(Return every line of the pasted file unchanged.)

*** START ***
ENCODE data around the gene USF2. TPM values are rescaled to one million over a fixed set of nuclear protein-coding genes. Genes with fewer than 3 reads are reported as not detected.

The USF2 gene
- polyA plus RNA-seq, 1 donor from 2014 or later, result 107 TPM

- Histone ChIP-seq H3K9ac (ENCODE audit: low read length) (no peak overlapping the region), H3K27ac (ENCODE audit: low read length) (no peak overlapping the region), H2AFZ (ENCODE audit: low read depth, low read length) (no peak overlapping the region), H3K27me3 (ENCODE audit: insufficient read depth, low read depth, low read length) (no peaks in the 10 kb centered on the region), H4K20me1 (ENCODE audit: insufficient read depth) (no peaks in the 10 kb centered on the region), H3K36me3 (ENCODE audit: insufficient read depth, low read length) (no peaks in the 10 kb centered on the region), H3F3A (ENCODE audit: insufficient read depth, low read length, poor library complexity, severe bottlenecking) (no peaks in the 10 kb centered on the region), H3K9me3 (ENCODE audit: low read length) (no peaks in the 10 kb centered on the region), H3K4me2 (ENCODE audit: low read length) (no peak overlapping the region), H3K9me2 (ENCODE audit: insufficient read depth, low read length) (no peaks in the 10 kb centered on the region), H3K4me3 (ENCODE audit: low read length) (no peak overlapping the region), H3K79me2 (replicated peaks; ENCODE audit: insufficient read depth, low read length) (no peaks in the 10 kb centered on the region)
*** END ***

ENCODE data around the gene USF2. TPM values are rescaled to one million over a fixed set of nuclear protein-coding genes. Genes with fewer than 3 reads are reported as not detected.

The USF2 gene
- polyA plus RNA-seq, 1 donor from 2014 or later, result 107 TPM

- Histone ChIP-seq H3K9ac (ENCODE audit: low read length) (no peak overlapping the region), H3K27ac (ENCODE audit: low read length) (no peak overlapping the region), H2AFZ (ENCODE audit: low read depth, low read length) (no peak overlapping the region), H3K27me3 (ENCODE audit: insufficient read depth, low read depth, low read length) (no peaks in the 10 kb centered on the region), H4K20me1 (ENCODE audit: insufficient read depth) (no peaks in the 10 kb centered on the region), H3K36me3 (ENCODE audit: insufficient read depth, low read length) (no peaks in the 10 kb centered on the region), H3F3A (ENCODE audit: insufficient read depth, low read length, poor library complexity, severe bottlenecking) (no peaks in the 10 kb centered on the region), H3K9me3 (ENCODE audit: low read length) (no peaks in the 10 kb centered on the region), H3K4me2 (ENCODE audit: low read length) (no peak overlapping the region), H3K9me2 (ENCODE audit: insufficient read depth, low read length) (no peaks in the 10 kb centered on the region), H3K4me3 (ENCODE audit: low read length) (no peak overlapping the region), H3K79me2 (replicated peaks; ENCODE audit: insufficient read depth, low read length) (no peaks in the 10 kb centered on the region)